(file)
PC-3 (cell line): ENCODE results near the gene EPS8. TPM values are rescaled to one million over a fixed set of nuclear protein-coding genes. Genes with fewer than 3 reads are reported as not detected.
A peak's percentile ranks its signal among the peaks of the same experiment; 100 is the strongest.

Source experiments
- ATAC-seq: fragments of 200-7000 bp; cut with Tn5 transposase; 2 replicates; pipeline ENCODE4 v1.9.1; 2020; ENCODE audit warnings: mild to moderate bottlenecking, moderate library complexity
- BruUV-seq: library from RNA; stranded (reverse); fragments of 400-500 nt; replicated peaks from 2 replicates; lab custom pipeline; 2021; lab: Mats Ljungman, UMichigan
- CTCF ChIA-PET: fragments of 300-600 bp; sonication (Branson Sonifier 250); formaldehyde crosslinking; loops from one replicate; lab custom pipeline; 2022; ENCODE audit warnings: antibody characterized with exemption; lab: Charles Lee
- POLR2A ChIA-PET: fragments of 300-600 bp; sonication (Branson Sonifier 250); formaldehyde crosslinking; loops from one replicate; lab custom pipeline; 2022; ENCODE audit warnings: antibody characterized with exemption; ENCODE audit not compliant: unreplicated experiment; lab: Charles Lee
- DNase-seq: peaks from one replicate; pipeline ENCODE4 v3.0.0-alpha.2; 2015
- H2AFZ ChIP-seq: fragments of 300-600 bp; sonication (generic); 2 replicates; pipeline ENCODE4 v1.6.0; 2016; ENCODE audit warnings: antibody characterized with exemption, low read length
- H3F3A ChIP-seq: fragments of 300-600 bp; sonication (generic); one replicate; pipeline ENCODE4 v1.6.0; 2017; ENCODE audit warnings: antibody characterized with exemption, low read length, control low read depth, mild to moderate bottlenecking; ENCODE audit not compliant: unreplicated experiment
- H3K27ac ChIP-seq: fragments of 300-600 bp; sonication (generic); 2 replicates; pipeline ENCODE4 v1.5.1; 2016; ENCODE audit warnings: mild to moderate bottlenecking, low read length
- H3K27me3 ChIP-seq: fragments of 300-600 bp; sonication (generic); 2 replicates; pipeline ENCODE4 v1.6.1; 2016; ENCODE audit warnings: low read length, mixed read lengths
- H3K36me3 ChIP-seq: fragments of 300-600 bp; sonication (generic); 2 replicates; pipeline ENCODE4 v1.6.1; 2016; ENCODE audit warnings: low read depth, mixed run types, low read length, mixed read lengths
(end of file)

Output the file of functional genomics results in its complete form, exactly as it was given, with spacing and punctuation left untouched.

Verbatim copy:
PC-3 (cell line): ENCODE results near the gene EPS8. TPM values are rescaled to one million over a fixed set of nuclear protein-coding genes. Genes with fewer than 3 reads are reported as not detected.
A peak's percentile ranks its signal among the peaks of the same experiment; 100 is the strongest.

Source experiments
- ATAC-seq: fragments of 200-7000 bp; cut with Tn5 transposase; 2 replicates; pipeline ENCODE4 v1.9.1; 2020; ENCODE audit warnings: mild to moderate bottlenecking, moderate library complexity
- BruUV-seq: library from RNA; stranded (reverse); fragments of 400-500 nt; replicated peaks from 2 replicates; lab custom pipeline; 2021; lab: Mats Ljungman, UMichigan
- CTCF ChIA-PET: fragments of 300-600 bp; sonication (Branson Sonifier 250); formaldehyde crosslinking; loops from one replicate; lab custom pipeline; 2022; ENCODE audit warnings: antibody characterized with exemption; lab: Charles Lee
- POLR2A ChIA-PET: fragments of 300-600 bp; sonication (Branson Sonifier 250); formaldehyde crosslinking; loops from one replicate; lab custom pipeline; 2022; ENCODE audit warnings: antibody characterized with exemption; ENCODE audit not compliant: unreplicated experiment; lab: Charles Lee
- DNase-seq: peaks from one replicate; pipeline ENCODE4 v3.0.0-alpha.2; 2015
- H2AFZ ChIP-seq: fragments of 300-600 bp; sonication (generic); 2 replicates; pipeline ENCODE4 v1.6.0; 2016; ENCODE audit warnings: antibody characterized with exemption, low read length
- H3F3A ChIP-seq: fragments of 300-600 bp; sonication (generic); one replicate; pipeline ENCODE4 v1.6.0; 2017; ENCODE audit warnings: antibody characterized with exemption, low read length, control low read depth, mild to moderate bottlenecking; ENCODE audit not compliant: unreplicated experiment
- H3K27ac ChIP-seq: fragments of 300-600 bp; sonication (generic); 2 replicates; pipeline ENCODE4 v1.5.1; 2016; ENCODE audit warnings: mild to moderate bottlenecking, low read length
- H3K27me3 ChIP-seq: fragments of 300-600 bp; sonication (generic); 2 replicates; pipeline ENCODE4 v1.6.1; 2016; ENCODE audit warnings: low read length, mixed read lengths
- H3K36me3 ChIP-seq: fragments of 300-600 bp; sonication (generic); 2 replicates; pipeline ENCODE4 v1.6.1; 2016; ENCODE audit warnings: low read depth, mixed run types, low read length, mixed read lengths